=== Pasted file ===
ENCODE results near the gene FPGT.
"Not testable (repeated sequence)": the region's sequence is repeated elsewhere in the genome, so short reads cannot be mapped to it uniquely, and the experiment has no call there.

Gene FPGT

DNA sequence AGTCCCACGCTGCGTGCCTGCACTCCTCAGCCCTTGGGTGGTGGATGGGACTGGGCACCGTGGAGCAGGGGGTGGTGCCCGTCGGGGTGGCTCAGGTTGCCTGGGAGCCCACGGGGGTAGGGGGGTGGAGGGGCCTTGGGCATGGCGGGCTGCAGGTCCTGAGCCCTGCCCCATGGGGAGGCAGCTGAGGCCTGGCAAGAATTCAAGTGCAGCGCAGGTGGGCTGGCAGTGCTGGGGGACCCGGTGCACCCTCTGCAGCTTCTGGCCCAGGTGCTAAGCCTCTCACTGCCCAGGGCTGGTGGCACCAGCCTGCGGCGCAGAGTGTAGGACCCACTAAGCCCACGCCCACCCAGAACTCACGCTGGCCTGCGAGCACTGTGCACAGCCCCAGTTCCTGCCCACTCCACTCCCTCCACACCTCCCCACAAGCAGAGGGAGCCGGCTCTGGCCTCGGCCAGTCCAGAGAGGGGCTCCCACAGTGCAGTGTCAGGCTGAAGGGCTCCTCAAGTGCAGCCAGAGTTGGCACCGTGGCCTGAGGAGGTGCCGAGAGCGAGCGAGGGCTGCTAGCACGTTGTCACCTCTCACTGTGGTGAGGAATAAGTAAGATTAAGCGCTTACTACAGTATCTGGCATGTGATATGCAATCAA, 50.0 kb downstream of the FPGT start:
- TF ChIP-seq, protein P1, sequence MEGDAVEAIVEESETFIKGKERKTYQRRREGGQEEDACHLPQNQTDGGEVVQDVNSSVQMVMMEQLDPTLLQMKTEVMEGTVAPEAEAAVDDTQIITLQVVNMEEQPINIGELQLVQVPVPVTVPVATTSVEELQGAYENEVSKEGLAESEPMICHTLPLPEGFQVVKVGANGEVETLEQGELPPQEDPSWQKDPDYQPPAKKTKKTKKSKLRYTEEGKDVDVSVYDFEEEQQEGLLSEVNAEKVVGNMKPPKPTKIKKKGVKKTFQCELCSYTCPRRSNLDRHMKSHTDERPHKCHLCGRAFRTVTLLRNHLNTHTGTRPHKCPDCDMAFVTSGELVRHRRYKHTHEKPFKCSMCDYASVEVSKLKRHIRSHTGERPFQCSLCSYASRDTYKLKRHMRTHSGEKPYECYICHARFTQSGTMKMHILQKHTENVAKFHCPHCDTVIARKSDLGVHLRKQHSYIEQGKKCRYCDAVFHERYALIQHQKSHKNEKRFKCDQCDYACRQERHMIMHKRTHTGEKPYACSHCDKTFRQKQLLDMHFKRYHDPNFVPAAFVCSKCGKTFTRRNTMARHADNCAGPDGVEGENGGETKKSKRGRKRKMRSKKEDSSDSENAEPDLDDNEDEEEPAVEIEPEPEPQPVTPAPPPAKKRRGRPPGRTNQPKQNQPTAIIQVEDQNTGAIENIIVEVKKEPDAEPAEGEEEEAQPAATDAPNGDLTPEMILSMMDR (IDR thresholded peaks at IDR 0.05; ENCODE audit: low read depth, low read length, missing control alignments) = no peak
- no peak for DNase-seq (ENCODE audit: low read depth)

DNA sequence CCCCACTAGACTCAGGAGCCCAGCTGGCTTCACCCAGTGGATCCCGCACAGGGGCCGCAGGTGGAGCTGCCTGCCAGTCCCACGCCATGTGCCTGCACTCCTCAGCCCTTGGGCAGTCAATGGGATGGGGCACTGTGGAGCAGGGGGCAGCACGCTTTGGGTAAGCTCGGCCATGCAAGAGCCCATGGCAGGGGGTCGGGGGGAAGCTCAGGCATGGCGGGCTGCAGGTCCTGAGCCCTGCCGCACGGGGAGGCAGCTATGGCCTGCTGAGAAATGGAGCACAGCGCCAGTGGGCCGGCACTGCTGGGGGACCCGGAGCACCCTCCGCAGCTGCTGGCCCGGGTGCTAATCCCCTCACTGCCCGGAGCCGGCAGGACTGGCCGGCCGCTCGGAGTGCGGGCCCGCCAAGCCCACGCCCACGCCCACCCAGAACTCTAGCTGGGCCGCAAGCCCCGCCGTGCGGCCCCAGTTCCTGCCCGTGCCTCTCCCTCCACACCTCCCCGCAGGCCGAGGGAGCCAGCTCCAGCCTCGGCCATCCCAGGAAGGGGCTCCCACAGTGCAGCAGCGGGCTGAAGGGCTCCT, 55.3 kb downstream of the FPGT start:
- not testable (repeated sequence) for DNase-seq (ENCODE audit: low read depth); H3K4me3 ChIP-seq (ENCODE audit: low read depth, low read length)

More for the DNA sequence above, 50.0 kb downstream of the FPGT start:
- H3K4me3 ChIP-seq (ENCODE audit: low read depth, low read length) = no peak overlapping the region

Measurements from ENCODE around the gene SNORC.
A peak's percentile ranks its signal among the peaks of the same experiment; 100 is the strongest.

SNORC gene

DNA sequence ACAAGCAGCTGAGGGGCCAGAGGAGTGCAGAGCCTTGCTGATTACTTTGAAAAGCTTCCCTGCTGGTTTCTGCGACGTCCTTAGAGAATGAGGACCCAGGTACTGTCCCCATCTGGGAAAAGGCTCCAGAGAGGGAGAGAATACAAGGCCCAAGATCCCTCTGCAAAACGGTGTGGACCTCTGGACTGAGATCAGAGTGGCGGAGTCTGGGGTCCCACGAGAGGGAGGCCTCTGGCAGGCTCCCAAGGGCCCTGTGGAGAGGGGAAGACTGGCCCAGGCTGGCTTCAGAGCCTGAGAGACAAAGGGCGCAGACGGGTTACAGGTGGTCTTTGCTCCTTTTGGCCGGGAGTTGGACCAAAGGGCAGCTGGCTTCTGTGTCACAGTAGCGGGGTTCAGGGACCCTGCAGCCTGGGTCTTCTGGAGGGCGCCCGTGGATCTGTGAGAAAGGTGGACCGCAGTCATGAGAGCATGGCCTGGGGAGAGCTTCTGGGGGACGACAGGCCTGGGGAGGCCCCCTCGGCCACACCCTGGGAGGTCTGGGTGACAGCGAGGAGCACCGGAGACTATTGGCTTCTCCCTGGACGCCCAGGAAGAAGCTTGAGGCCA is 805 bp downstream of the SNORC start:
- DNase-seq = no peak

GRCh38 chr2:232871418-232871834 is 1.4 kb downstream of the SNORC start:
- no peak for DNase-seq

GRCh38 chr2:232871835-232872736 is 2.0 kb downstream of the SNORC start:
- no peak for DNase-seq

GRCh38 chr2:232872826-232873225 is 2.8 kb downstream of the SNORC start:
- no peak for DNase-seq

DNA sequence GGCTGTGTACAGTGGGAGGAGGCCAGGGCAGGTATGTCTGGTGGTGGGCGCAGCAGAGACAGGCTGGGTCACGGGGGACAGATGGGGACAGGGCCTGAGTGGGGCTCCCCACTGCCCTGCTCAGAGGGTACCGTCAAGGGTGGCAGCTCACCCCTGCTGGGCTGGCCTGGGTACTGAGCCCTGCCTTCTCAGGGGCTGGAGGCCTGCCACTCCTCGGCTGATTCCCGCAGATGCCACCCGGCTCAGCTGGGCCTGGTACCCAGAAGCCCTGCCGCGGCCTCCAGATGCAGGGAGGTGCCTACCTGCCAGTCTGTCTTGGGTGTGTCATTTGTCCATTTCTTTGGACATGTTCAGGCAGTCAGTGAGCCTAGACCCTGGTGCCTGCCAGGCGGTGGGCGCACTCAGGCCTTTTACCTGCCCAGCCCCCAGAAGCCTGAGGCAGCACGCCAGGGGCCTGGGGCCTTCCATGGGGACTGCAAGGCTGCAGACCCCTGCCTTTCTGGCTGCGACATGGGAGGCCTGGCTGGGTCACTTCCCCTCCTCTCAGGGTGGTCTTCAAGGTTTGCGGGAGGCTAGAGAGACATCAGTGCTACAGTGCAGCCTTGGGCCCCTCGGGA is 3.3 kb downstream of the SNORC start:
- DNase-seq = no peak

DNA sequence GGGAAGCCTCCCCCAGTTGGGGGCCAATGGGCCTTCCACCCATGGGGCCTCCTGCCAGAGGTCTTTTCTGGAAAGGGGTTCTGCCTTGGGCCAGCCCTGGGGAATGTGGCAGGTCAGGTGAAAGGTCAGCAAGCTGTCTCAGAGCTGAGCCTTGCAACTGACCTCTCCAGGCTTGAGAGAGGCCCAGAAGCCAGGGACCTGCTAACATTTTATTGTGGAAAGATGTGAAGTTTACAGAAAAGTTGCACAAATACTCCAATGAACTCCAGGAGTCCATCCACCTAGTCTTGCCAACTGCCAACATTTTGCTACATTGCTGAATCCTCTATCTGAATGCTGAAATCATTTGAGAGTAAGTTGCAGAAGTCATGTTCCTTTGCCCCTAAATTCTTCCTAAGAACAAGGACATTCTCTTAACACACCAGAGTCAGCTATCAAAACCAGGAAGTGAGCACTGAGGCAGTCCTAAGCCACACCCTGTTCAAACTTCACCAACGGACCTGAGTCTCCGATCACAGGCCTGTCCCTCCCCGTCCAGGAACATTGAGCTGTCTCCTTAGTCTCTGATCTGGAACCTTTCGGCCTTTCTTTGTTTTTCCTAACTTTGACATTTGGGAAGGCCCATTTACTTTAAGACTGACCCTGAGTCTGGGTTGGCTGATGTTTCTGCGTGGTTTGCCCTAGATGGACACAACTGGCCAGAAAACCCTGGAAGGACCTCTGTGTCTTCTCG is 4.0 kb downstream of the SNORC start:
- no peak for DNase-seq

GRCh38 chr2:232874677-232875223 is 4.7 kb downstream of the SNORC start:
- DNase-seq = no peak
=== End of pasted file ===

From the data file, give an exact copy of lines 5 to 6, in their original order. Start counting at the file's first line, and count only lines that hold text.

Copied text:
- TF ChIP-seq, protein P1, sequence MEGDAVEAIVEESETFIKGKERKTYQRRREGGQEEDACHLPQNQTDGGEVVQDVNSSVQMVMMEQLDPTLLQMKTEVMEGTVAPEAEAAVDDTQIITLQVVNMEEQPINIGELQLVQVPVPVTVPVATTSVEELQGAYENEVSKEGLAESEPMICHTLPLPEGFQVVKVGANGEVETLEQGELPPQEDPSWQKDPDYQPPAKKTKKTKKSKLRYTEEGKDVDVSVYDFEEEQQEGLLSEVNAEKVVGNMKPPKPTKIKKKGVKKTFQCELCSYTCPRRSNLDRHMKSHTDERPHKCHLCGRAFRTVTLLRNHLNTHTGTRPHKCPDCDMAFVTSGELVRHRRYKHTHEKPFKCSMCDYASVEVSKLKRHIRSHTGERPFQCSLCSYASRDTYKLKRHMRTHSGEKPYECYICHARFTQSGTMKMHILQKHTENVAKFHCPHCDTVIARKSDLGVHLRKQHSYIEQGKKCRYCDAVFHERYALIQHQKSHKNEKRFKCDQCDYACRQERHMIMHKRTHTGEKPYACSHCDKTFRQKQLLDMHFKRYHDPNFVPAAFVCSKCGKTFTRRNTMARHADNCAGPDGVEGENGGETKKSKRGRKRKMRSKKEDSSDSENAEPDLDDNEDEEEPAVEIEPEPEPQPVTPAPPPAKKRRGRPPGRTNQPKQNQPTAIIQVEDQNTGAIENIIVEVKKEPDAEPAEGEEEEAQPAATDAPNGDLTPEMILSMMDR (IDR thresholded peaks at IDR 0.05; ENCODE audit: low read depth, low read length, missing control alignments) = no peak
- no peak for DNase-seq (ENCODE audit: low read depth)